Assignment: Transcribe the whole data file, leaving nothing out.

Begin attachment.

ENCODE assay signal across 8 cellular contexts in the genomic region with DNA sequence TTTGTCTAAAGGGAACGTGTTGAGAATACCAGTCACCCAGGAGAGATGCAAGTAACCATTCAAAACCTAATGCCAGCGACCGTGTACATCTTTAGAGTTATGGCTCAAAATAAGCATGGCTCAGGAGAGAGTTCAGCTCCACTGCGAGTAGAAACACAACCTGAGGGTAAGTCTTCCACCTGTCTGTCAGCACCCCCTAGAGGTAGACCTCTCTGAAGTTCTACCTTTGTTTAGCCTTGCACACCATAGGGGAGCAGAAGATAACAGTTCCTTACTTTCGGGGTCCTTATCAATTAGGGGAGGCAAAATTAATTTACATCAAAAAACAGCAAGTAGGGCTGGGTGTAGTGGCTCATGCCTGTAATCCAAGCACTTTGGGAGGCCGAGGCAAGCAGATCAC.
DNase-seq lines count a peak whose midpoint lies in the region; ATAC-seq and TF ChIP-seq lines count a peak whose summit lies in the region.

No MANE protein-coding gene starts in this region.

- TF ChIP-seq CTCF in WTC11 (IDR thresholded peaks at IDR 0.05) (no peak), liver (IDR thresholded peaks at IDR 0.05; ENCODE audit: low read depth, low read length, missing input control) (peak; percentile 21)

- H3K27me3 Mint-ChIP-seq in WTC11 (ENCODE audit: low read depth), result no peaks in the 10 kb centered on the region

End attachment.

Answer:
ENCODE assay signal across 8 cellular contexts in the genomic region with DNA sequence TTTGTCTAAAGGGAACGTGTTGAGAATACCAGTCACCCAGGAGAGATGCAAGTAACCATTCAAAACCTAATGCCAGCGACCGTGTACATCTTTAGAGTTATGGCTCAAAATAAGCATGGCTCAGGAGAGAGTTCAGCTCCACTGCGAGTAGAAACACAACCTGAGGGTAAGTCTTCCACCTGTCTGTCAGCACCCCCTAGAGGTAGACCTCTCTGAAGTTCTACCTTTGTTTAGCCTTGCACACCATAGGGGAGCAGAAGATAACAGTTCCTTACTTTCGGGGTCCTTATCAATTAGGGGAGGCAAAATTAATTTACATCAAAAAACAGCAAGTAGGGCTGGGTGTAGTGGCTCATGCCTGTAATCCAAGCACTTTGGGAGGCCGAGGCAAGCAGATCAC.
DNase-seq lines count a peak whose midpoint lies in the region; ATAC-seq and TF ChIP-seq lines count a peak whose summit lies in the region.

No MANE protein-coding gene starts in this region.

- TF ChIP-seq CTCF in WTC11 (IDR thresholded peaks at IDR 0.05) (no peak), liver (IDR thresholded peaks at IDR 0.05; ENCODE audit: low read depth, low read length, missing input control) (peak; percentile 21)

- H3K27me3 Mint-ChIP-seq in WTC11 (ENCODE audit: low read depth), result no peaks in the 10 kb centered on the region